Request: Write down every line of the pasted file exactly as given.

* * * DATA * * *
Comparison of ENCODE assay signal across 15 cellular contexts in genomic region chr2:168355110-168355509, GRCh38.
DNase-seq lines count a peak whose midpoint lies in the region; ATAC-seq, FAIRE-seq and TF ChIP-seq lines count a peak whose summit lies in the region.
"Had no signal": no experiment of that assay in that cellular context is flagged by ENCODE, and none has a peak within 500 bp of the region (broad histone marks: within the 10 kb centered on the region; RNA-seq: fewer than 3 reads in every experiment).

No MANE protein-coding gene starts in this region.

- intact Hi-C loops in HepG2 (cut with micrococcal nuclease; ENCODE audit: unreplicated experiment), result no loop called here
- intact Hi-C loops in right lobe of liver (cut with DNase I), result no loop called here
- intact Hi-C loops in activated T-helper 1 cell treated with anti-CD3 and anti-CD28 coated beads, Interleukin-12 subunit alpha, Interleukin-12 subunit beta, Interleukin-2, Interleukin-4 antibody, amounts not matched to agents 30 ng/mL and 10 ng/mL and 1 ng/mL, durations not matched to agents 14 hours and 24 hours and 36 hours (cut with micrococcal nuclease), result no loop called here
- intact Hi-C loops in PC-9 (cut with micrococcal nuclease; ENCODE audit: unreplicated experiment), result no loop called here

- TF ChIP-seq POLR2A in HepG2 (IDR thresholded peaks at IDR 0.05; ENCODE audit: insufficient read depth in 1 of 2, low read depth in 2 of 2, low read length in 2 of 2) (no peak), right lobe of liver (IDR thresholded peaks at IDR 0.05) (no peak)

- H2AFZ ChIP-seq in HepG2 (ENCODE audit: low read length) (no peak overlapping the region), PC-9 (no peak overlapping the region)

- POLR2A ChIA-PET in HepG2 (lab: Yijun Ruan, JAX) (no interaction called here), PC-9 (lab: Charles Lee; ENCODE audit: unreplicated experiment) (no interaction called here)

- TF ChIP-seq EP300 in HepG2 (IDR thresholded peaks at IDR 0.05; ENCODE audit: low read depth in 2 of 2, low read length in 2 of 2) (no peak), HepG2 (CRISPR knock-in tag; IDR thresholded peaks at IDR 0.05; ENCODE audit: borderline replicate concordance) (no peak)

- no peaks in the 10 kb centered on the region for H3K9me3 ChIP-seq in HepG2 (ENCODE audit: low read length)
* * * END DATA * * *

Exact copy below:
Comparison of ENCODE assay signal across 15 cellular contexts in genomic region chr2:168355110-168355509, GRCh38.
DNase-seq lines count a peak whose midpoint lies in the region; ATAC-seq, FAIRE-seq and TF ChIP-seq lines count a peak whose summit lies in the region.
"Had no signal": no experiment of that assay in that cellular context is flagged by ENCODE, and none has a peak within 500 bp of the region (broad histone marks: within the 10 kb centered on the region; RNA-seq: fewer than 3 reads in every experiment).

No MANE protein-coding gene starts in this region.

- intact Hi-C loops in HepG2 (cut with micrococcal nuclease; ENCODE audit: unreplicated experiment), result no loop called here
- intact Hi-C loops in right lobe of liver (cut with DNase I), result no loop called here
- intact Hi-C loops in activated T-helper 1 cell treated with anti-CD3 and anti-CD28 coated beads, Interleukin-12 subunit alpha, Interleukin-12 subunit beta, Interleukin-2, Interleukin-4 antibody, amounts not matched to agents 30 ng/mL and 10 ng/mL and 1 ng/mL, durations not matched to agents 14 hours and 24 hours and 36 hours (cut with micrococcal nuclease), result no loop called here
- intact Hi-C loops in PC-9 (cut with micrococcal nuclease; ENCODE audit: unreplicated experiment), result no loop called here

- TF ChIP-seq POLR2A in HepG2 (IDR thresholded peaks at IDR 0.05; ENCODE audit: insufficient read depth in 1 of 2, low read depth in 2 of 2, low read length in 2 of 2) (no peak), right lobe of liver (IDR thresholded peaks at IDR 0.05) (no peak)

- H2AFZ ChIP-seq in HepG2 (ENCODE audit: low read length) (no peak overlapping the region), PC-9 (no peak overlapping the region)

- POLR2A ChIA-PET in HepG2 (lab: Yijun Ruan, JAX) (no interaction called here), PC-9 (lab: Charles Lee; ENCODE audit: unreplicated experiment) (no interaction called here)

- TF ChIP-seq EP300 in HepG2 (IDR thresholded peaks at IDR 0.05; ENCODE audit: low read depth in 2 of 2, low read length in 2 of 2) (no peak), HepG2 (CRISPR knock-in tag; IDR thresholded peaks at IDR 0.05; ENCODE audit: borderline replicate concordance) (no peak)

- no peaks in the 10 kb centered on the region for H3K9me3 ChIP-seq in HepG2 (ENCODE audit: low read length)